Humans leave their mark in space

The little-known problem of space debris threatens to make useful orbits impractical if current space exploitation practices do not change soon. Heiner Klinkrad, Head of the ESOC(1) Space Debris Office, takes stock after a Chinese ballistic missile was used to destroy the decommissioned Feng-Yun 1C weather satellite on 11 January 2007, creating at least 1 600 new pieces of space junk.

© CNES/David Ducros © CNES/David Ducros

“This is the most important incident ever, in terms of the number of pieces of debris created,” comments Heiner Klinkrad. “The pieces identified so far have increased the catalogue of space debris built up over 15 years by 15%,” he adds. “Although space missions can still be conducted safely today, American studies show that, even if we were to stop all space activities, the space debris population would grow at certain altitudes and the risk of collision would increase.”

Collisions and explosions

There are a number of different causes of space debris. Some are caused by accidental collisions, the most famous of which was undoubtedly that of the French satellite Cerise. “Ten years after the upper stage of the Ariane rocket was blown up, one of its fragments struck the French satellite in 1996,” explains Heiner Klinkrad, adding that two further collisions have been observed since then.

Some collisions are deliberate, such as the one which the Chinese caused in January 2007.

But, the most common cause of space junk is explosions. “Around 200 have been recorded since space exploration began. However, it has become a much more common occurrence in recent years. The former average of four to five explosions a year has now doubled. These accidents are caused by launchers that have been cast adrift after they have sent satellites into orbit, or by old spacecraft whose residual fuel has blown up.”

Dodging missiles

There are an estimated 18 000 large fragments that are observable from the ground, each measuring more than 10 cm; 11 500 of these are catalogued. ESOC, based in Germany, routinely stages manoeuvres to avoid these large articles of debris. But there is no way of dodging the 550 000 or so pieces between 1 and 10 cm which cannot be pinpointed. As they travel at speeds of up to 70 000 km per hour, they are capable of doing considerable damage.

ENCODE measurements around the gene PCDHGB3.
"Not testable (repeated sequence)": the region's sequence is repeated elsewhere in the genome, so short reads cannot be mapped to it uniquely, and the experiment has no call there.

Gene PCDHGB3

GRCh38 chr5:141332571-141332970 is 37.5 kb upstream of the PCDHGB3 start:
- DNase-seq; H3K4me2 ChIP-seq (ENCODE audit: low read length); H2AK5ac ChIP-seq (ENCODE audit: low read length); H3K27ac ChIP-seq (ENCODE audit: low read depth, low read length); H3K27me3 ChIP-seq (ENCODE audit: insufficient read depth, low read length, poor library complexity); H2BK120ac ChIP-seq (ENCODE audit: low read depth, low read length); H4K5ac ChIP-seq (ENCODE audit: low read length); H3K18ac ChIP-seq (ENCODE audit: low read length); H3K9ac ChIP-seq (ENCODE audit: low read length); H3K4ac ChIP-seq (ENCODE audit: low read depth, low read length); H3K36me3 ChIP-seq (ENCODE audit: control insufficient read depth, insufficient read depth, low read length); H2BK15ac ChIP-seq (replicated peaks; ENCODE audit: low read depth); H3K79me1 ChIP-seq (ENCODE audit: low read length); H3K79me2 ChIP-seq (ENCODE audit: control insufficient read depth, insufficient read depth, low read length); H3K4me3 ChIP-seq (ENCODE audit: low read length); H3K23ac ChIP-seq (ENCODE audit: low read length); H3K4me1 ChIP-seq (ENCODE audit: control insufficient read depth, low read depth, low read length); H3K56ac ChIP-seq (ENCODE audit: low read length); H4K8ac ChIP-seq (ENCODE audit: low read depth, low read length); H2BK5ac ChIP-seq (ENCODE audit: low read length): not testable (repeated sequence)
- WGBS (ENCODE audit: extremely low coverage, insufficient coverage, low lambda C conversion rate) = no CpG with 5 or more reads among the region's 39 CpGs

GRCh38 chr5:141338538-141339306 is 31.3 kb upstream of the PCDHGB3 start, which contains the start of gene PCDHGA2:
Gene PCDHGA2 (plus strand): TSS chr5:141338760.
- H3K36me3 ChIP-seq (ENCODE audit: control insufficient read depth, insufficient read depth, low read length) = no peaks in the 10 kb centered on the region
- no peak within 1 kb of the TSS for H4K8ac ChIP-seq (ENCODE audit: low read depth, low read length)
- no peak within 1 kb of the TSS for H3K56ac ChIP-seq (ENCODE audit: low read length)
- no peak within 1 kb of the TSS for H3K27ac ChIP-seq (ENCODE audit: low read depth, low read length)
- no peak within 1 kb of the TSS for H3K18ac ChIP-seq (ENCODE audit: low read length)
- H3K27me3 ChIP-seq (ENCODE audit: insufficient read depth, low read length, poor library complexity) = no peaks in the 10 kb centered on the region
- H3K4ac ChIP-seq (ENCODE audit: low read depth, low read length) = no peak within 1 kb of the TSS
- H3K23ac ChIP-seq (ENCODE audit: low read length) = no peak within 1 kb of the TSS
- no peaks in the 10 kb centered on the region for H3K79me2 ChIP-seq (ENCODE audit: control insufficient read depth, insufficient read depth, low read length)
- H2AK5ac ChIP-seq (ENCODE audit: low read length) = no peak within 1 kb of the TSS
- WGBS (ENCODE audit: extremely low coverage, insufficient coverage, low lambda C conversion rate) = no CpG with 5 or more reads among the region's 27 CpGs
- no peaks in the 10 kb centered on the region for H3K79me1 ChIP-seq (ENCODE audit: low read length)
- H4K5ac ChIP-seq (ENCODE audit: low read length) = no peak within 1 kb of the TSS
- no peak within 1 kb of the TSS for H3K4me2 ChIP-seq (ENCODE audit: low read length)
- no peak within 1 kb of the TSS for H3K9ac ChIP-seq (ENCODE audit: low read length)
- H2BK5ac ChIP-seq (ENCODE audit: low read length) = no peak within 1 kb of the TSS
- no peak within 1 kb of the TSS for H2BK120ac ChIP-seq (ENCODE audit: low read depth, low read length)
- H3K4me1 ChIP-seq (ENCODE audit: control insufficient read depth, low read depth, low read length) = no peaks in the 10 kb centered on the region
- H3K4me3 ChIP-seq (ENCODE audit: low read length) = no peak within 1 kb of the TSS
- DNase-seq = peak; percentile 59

ESA research is also progressing to model the path of space debris and to design advanced protection systems, in particular by impact studies on objects that have fallen back to Earth.

Changing practices

Even though such avoidance and protection measures reduce the risks caused by human activity, current practices must change if we are to reduce the increasing quantity of debris caused by chain reactions. “First we should avoid releasing objects into space unless this is necessary to the success of the mission, such as ejecting optical lenses after use. We must prevent explosions by venting or depleting the satellite’s fuel and pressurant, and by passivating the spacecraft as soon as the mission and its disposal phase has been completed. Lastly, the most effective way to reduce debris is to deorbit objects from useful orbits such as geostationary orbit, where there is fierce competition for scarce slots. At an altitude of 36 000 km, satellites on geostationary orbit cannot be brought back into the Earth’s atmosphere because they would be destroyed by overheating. When such geostationary satellites are decommissioned they are therefore shunted onto what is known as a ‘graveyard’ orbit, 300 km higher than geostationary orbit. However, low earthorbiting satellites may be allowed to disintegrate upon re-entry into the Earth’s atmosphere,” explains Heiner Klinkrad.

International efforts have now led to the adoption by 67 countries of the principles laid down by the United Nations Committee on the Peaceful Uses of Outer Space (COPUOS). However, there is still no agreement that is binding on the signatories and, according to Heiner Klinkrad, “If we do not change our ways fast, in 50 years’ time there could be more accidental collisions than explosions. International legislation in this field would help to prevent such a scenario.”

(1) European Space Operations Centre of the European Space Agency (ESA)